There was a danger for Aaron Smith that he would be handed a punishment that didn't fit his crime. That he would be fitted up as the fall guy for a string of other offenders who did much worse but escaped proper sanction.
Smith can feel some sense of relief that it didn't happen - that he has been treated fairly and reasonably. His toilet tryst in Christchurch last month didn't reflect well on him or the All Blacks and no doubt embarrassed sponsors whose investment is staked on the purity and excellence of the brand.
But Smith was guilty of gross disrespect to one woman - not all women. His actions were unsavoury and lacking in class but they weren't illegal. Some kind of perspective had to be retained and a punishment of a formal warning and another week out of the All Blacks is evidence that it has been.
And perspective may not have been easy to retain for New Zealand Rugby who conducted Smith's misconduct review.
It has been a horrible few months for rugby in general, but the national body in particular.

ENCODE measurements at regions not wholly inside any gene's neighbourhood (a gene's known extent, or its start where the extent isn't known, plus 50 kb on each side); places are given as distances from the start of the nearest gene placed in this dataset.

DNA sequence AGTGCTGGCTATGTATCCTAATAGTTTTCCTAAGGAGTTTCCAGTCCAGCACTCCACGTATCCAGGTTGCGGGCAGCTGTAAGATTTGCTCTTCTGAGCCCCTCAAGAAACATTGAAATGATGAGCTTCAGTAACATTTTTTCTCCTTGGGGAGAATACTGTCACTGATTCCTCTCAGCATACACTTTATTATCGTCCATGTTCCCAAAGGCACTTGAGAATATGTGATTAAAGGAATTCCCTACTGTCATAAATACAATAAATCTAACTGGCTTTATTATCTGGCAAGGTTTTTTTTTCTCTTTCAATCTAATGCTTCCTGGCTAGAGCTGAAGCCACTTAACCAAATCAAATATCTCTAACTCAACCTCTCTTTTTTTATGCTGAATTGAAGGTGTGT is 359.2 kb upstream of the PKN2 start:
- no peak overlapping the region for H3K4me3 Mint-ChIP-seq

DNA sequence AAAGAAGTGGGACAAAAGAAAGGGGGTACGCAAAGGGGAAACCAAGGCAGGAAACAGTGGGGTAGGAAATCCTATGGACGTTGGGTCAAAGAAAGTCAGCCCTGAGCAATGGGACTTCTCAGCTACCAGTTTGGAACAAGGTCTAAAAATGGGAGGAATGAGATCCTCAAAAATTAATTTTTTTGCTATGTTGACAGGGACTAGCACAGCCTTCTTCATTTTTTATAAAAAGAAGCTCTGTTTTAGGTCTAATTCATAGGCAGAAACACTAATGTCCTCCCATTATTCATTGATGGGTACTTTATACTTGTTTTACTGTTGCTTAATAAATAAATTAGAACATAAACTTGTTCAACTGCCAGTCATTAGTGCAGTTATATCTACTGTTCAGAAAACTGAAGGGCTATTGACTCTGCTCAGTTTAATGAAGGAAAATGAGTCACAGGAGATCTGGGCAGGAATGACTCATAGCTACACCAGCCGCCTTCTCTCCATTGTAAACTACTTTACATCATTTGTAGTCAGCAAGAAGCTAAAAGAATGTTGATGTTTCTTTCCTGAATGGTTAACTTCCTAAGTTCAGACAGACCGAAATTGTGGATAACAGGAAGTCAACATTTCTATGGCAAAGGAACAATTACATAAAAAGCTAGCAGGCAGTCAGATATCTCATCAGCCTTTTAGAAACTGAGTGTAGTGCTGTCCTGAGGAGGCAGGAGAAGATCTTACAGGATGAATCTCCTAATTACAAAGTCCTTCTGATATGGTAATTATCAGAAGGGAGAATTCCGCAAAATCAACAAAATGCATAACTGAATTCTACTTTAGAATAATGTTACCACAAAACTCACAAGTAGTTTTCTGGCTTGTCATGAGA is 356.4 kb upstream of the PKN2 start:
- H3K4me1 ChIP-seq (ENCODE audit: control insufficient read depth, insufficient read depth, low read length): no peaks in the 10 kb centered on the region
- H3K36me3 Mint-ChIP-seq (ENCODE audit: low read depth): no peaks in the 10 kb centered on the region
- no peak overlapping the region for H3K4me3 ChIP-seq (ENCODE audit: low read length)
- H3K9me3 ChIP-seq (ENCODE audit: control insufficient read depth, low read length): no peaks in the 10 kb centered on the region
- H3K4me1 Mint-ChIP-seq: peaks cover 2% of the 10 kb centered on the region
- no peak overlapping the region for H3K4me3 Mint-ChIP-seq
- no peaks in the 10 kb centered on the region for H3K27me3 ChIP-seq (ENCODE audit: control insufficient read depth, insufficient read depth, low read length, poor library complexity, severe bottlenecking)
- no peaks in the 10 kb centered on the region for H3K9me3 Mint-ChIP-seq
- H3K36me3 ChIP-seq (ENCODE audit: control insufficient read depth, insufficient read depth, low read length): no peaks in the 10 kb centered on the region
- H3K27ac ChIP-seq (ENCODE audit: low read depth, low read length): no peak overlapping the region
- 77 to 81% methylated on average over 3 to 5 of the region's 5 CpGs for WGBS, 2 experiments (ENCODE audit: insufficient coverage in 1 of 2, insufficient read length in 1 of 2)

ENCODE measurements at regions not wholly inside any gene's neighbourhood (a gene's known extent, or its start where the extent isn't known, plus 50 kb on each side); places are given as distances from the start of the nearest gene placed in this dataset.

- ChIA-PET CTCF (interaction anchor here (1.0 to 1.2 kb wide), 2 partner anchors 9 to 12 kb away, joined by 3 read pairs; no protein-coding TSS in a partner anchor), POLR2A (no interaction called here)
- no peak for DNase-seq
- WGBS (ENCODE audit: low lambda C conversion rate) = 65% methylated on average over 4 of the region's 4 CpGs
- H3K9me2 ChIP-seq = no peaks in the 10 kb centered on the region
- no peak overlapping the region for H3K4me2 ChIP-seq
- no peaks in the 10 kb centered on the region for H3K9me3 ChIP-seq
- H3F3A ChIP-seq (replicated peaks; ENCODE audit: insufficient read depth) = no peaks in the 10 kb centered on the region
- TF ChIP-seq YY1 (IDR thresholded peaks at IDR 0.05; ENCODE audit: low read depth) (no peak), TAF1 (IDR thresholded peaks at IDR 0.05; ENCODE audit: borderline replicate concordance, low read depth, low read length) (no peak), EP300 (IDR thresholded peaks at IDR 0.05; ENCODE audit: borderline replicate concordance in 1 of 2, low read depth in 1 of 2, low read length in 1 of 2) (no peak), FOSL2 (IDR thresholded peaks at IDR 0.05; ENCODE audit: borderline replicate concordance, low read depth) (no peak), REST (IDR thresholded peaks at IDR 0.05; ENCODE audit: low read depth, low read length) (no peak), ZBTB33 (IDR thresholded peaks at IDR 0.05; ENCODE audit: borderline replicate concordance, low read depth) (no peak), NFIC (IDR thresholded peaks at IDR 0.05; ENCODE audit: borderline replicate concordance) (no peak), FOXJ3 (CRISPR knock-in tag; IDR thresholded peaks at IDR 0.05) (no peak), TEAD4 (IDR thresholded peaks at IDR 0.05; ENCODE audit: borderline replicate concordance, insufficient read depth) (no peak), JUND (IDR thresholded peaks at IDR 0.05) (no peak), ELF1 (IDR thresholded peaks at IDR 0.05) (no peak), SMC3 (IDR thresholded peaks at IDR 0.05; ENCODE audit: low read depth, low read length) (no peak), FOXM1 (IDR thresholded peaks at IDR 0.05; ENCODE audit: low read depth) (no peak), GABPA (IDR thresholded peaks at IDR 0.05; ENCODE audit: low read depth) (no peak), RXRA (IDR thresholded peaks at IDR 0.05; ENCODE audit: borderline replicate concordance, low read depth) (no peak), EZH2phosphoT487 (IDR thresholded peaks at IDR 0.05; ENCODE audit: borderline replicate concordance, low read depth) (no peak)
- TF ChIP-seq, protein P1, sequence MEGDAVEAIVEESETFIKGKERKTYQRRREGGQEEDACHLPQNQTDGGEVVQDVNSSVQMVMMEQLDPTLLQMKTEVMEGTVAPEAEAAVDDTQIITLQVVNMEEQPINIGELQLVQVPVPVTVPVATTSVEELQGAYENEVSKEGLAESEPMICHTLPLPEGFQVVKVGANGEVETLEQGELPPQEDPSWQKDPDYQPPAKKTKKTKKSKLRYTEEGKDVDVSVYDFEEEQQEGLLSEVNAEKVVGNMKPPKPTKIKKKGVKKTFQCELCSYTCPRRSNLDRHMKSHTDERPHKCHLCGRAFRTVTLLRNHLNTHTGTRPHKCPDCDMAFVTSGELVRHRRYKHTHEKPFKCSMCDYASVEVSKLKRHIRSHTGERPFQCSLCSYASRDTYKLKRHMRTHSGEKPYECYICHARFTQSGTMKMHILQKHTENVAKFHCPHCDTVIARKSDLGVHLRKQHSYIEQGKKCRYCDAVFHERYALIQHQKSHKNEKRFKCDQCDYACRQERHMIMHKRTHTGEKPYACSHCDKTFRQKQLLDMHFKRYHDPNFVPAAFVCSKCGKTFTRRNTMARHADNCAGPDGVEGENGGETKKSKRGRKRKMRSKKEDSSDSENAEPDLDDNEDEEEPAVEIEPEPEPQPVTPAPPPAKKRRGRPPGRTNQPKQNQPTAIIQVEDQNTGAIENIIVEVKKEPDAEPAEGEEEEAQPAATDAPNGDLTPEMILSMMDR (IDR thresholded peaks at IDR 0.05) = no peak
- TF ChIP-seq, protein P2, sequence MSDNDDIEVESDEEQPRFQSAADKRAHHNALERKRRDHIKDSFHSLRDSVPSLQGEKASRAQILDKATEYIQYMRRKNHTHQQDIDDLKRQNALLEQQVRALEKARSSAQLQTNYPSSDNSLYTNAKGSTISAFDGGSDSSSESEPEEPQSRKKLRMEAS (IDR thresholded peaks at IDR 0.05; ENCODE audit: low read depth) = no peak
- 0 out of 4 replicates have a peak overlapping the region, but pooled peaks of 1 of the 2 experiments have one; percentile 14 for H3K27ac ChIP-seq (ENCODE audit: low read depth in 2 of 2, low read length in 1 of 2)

They failed catastrophically in first determining what the Chiefs did in their post-season celebrations and then punishing them in a manner that felt fair and consistent.
They didn't do any better a job in the case of Losi Fillipo - effectively absolving themselves of any responsibility and initially allowing the youngster to resume his professional career without sanction.
The public reaction to the NZRU's disciplinary assessments has been intense. They have been accused of being lenient and guilty of condoning abusive behaviour by doing so little to punish it.
They have had their failings pointed out by just about everyone, but most tellingly by some of the most influential women in the country.
Smith had the potential to be cast in the unfortunate position as the fall guy for others: to be punished out of proportion for his sins as some kind of too little, too late attempt by the NZRU to make a big statement about how they view actions that fall well outside expectation.
Common sense has prevailed and Smith has been given a chance to move on with no bitterness or sense of injustice about his fate.